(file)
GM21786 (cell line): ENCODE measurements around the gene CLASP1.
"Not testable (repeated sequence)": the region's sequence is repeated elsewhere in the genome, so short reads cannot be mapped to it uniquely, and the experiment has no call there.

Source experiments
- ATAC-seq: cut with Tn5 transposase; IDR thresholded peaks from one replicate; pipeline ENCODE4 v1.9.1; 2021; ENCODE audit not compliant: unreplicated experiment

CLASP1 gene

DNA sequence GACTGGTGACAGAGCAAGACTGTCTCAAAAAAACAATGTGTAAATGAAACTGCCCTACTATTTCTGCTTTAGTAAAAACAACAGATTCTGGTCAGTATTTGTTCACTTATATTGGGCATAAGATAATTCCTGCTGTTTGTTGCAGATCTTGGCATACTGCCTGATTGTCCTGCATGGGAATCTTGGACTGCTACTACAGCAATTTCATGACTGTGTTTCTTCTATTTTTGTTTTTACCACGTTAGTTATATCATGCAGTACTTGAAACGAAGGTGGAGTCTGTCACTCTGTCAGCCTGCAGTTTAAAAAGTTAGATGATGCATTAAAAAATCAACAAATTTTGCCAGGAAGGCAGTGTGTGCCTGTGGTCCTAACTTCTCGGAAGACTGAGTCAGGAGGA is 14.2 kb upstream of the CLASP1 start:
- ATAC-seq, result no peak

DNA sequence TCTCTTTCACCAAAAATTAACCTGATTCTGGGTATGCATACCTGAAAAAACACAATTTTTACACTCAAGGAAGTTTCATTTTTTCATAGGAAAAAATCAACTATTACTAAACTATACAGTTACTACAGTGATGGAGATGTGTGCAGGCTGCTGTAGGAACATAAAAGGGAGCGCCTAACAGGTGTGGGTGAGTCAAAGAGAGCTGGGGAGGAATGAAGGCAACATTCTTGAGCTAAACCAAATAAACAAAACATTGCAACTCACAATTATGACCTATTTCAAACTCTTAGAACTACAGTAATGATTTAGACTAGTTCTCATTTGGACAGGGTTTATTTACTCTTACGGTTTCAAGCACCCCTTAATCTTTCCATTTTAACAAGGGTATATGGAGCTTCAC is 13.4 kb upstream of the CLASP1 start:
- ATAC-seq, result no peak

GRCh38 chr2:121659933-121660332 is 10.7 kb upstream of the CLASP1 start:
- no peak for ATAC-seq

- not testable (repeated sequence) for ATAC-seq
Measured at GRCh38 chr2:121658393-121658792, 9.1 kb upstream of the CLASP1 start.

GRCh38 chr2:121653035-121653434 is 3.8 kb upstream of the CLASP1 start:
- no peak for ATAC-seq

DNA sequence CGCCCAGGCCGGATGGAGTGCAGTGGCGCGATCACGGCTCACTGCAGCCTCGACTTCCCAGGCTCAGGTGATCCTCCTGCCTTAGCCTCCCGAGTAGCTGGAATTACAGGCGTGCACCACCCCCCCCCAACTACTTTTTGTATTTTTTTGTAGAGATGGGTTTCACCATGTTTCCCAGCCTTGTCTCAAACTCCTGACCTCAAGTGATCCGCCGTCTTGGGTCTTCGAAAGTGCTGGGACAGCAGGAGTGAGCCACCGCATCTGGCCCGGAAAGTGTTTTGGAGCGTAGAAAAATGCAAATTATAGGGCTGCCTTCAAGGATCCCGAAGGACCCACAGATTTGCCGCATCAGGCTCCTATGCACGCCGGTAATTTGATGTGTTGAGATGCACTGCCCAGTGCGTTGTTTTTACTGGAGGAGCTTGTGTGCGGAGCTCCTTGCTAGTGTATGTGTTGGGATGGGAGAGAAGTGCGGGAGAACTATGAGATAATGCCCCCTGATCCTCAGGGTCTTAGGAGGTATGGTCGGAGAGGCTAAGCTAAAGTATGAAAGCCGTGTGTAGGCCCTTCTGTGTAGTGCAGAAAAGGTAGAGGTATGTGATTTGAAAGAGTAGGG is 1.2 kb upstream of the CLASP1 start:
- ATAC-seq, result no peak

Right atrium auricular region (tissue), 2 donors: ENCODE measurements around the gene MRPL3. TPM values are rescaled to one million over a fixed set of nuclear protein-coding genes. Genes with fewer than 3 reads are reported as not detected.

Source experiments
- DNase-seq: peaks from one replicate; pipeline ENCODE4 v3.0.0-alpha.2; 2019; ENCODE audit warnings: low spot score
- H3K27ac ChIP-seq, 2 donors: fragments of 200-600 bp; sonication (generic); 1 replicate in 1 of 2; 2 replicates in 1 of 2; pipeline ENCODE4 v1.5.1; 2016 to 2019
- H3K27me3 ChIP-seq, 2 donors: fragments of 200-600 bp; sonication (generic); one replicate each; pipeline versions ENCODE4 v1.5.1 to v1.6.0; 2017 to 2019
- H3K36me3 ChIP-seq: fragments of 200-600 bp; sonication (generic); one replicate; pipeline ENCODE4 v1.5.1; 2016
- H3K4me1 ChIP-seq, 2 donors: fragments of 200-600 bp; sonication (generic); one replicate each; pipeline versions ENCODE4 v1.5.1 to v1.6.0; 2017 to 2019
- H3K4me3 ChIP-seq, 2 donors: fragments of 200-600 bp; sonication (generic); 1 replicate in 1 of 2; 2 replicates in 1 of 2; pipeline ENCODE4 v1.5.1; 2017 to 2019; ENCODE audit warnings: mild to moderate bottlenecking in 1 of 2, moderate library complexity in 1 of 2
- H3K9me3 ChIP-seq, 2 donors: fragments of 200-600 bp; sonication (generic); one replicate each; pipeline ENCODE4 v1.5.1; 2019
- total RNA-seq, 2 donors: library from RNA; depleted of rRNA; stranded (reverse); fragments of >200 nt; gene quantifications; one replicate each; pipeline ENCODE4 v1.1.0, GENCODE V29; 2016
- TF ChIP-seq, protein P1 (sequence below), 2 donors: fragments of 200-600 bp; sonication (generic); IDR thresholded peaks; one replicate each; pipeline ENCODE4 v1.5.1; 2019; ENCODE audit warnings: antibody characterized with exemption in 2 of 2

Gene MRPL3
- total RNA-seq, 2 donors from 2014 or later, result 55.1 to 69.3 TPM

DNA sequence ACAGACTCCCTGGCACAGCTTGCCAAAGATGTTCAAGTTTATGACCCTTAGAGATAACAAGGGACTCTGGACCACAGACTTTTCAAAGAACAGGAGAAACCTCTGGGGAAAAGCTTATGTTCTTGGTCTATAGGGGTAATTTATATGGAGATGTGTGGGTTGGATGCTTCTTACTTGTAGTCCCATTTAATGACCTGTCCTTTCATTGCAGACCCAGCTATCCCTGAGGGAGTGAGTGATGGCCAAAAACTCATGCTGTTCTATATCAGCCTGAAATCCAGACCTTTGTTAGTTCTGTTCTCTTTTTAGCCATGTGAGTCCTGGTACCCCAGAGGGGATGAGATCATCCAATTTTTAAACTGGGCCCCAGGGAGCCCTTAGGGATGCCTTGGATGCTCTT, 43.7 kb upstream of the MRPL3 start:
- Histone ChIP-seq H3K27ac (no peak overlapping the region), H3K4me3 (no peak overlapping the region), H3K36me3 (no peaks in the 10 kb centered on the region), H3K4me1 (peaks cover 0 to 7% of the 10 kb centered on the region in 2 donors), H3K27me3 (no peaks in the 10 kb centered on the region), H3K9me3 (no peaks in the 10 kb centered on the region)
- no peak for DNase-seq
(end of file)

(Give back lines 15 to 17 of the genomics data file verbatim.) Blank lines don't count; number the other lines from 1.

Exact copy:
- no peak for ATAC-seq

DNA sequence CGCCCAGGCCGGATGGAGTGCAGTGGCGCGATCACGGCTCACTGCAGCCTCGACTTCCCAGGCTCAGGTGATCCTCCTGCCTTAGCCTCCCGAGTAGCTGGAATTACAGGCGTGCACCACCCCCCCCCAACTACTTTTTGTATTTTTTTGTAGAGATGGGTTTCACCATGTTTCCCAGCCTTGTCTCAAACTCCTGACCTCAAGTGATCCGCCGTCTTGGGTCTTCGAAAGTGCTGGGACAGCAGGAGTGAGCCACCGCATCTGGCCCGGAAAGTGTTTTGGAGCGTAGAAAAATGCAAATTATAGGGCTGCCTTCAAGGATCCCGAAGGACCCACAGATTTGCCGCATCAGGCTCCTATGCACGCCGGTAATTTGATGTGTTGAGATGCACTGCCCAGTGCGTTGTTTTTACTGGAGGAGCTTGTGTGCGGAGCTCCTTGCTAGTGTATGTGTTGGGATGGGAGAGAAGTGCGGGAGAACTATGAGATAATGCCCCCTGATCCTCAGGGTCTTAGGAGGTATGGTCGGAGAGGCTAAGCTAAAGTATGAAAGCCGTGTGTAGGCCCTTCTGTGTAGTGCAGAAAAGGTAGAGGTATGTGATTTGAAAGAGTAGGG is 1.2 kb upstream of the CLASP1 start:
- ATAC-seq, result no peak